11 of the Most Valuable Pieces of Advice for Parenting a Child with Autism

By: Beth Vaughan

For those of you who have done any research on the subject, you recognize that there is a difference between “Autism Awareness” and “Autism Acceptance”.

autism_speaksheal-foundation-logoAutism Awareness is a perspective expressed by Autism Speaks and the HEAL Foundation. They are often the first resources identified when the research for autism and services first begins, providing an enormous amount of useful information, facts.  The list below will focus on these Autism Awareness voices, wherein the most advice has been accepted by many.

Autism Acceptance, or Autism Positivity, is the idea that Autism is a universal part of your person; the way you are “wired”. There is no “off” switch for it, it cannot be taken away with medication, and it certainly should never be regarded as an illness. Autism is part of the individual’s identity.

There are many perspectives, and below is a list of 11 key concepts for parenting a child on the spectrum as told from one parent’s perspective. This particular mother spent thousands of hours researching and learning how to validate parenting “off the map” and shared her best pieces of parenting advice.

  1. “Most people do not listen with the intent to understand; they listen with the intent to reply.” – Stephen Covey
  2. Take advice from adults on the autism spectrum.
  3. Read The Autism Discussion Page run by Bill Nason. He is compassionate and clear. I share his writings with my son’s teachers.
  4. Learn the Token Management Theory. It is easier than it sounds. It does not require real tokens or charts. This helps us prevent meltdowns.
  5. Introduce your child to Autistic Role Models. This was hard at first, we had to find people online or read children’s books.
  6. We read stories about Joey Hudy and we practiced science experiments from Mad Science, a boy on the spectrum who loves science too. In 2nd Grade Brady led some science experiments in class acting like Dr. Brady and he decorated his bedroom to look like Jacob Barnett’s bedroom and wore a hoodie and a baseball cap backwards like Jacob for a while.
  7. Remember that “All progress occurs through area of interest”. My son had strong interests that I used to draw him out. This is also called “Affinity Theory” and Ron Suskind has an interesting book about how his son was able to make connection using his passion for Disney.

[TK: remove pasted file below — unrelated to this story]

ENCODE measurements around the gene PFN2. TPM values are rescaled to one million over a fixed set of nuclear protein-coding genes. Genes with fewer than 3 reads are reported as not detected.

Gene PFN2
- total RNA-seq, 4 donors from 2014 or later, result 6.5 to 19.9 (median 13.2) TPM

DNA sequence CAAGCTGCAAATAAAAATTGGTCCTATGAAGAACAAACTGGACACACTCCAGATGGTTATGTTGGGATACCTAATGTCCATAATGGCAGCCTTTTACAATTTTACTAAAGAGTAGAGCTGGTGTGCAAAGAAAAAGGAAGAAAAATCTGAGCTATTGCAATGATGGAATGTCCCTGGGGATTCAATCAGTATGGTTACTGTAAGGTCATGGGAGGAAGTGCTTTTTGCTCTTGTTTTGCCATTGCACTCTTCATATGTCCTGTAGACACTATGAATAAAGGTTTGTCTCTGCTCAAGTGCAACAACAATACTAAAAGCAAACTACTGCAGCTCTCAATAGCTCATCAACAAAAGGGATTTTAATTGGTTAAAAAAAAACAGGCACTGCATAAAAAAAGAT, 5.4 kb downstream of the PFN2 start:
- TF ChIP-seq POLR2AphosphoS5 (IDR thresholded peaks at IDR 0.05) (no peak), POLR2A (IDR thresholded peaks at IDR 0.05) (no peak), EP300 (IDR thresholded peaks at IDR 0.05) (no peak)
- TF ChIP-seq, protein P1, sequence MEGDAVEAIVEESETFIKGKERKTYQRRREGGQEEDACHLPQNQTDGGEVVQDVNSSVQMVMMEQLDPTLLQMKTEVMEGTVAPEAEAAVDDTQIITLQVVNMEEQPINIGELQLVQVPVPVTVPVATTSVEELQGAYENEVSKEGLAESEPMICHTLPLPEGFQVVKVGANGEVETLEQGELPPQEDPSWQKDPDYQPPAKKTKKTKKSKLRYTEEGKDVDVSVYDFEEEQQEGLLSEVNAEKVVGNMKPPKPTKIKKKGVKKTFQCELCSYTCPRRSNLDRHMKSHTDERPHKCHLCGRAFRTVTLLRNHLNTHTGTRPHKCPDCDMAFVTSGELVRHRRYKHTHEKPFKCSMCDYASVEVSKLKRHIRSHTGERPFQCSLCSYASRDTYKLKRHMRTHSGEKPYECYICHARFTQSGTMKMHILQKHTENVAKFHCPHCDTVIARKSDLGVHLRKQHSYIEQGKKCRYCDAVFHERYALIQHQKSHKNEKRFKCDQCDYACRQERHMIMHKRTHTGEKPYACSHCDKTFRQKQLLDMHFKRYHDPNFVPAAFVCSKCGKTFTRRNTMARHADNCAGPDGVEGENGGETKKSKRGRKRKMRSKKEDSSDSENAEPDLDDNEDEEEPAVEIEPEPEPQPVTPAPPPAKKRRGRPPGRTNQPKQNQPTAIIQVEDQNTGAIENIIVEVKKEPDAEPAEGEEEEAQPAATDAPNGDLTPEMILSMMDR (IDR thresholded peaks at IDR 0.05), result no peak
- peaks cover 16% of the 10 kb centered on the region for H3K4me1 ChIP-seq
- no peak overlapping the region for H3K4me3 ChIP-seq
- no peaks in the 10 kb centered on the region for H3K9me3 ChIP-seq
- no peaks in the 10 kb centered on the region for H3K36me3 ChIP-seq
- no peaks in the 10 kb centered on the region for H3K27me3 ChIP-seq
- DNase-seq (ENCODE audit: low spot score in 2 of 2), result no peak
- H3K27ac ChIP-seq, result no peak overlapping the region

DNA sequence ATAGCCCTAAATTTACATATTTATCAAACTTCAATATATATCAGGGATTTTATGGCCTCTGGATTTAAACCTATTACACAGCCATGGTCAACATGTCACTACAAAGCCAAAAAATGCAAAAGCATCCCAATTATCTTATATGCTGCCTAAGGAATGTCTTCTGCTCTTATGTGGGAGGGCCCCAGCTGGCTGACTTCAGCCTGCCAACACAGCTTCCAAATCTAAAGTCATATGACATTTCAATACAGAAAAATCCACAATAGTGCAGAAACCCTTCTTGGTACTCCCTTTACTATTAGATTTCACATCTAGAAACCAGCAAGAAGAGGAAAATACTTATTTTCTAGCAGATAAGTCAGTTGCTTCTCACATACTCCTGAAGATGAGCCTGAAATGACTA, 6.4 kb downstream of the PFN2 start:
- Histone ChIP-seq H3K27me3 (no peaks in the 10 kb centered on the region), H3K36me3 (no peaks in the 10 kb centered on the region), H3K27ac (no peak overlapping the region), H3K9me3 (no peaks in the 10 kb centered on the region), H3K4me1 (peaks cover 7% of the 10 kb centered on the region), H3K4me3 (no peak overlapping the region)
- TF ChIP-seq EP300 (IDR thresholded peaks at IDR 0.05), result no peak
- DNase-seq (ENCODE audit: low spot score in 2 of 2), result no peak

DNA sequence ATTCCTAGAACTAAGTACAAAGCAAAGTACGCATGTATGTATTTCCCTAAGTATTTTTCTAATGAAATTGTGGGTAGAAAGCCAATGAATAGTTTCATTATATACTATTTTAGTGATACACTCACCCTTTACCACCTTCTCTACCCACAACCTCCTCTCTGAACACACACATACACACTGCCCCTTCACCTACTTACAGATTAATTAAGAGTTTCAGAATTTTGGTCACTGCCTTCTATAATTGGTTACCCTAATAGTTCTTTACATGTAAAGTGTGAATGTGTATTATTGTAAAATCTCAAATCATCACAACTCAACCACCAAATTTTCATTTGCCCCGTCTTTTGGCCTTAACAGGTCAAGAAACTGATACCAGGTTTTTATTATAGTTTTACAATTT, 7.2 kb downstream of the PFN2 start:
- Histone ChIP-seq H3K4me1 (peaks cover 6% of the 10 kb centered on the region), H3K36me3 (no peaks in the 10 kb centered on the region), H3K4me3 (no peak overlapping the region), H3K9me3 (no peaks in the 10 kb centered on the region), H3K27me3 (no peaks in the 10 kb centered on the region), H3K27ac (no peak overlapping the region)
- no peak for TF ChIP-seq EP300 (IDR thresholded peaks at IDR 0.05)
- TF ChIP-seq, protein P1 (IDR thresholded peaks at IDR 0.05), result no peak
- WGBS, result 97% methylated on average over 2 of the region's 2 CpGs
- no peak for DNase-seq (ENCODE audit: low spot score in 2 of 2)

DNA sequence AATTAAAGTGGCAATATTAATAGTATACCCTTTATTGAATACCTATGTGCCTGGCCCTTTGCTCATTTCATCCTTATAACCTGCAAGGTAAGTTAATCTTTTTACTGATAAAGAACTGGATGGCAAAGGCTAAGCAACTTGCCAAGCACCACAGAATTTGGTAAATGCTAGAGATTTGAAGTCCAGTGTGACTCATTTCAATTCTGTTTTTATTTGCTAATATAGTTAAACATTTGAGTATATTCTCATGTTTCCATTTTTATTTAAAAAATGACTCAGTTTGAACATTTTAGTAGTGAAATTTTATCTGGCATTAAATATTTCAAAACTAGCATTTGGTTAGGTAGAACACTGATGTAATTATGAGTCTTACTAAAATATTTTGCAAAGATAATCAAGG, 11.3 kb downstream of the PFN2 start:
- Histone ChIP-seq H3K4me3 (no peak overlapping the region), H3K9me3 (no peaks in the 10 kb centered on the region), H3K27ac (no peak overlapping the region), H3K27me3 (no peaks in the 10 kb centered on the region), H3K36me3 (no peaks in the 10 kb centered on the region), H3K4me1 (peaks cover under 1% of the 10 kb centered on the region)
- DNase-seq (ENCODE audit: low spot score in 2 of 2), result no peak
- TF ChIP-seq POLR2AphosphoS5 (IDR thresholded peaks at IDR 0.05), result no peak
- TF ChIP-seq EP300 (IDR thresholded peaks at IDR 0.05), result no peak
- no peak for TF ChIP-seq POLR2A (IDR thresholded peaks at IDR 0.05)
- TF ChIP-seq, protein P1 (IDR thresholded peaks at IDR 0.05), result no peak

8. Constantly challenge your child’s comfort level.
  9. Cognitive Therapy is recommended for kids on the spectrum. The kind we use is based on the work of  Abraham A Low in his book, Mental Health Through Will Training.  These techniques are a foundation of our parenting both of our children.
  10. Learn about how play develops; learn about instrument play v. relationship building play—I remember reading about his in a child development textbook. Learn about pragmatics and expressive language. If you understand the mechanics of play, social expression and these child development milestones that most kids acquire intuitively you will be able to articulate what you are trying to teach your child. If your child does not learn from watching other people (social blindness) then you have to find another way to make that connection.
  11. The idea of narrative psychology. Read: “This is Your Life and How We Tell it” We use this idea to build a positive story to help him grow confidence. This is not the same as a social story, it is a narrative. It helps me offset undermining remarks about autism. For example:”Autistic Children don’t like PE.” No doubt this is true—but that attitude can turn the child off from activities altogether. An ongoing positive narrative within the home that supports the idea that he loves and excels at sports.  Sometimes I think of the famous Theodore Roosevelt quote about “the Man in the Arena” and Autism has such a strong stigma about what you do/are/like/can be, that I need to fight that in the home.


It is not the critic who counts; not the man who points out how the strong man stumbles, or where the doer of deeds could have done them better. The credit belongs to the man who is actually in the arena, whose face is marred by dust and sweat and blood; who strives valiantly; who errs, who comes short again and again, because there is no effort without error and shortcoming; but who does actually strive to do the deeds; who knows great enthusiasms, the great devotions; who spends himself in a worthy cause; who at the best knows in the end the triumph of high achievement, and who at the worst, if he fails, at least fails while daring greatly, so that his place shall never be with those cold and timid souls who neither know victory nor defeat. –Theodore Roosevelt (THE MAN IN THE ARENA)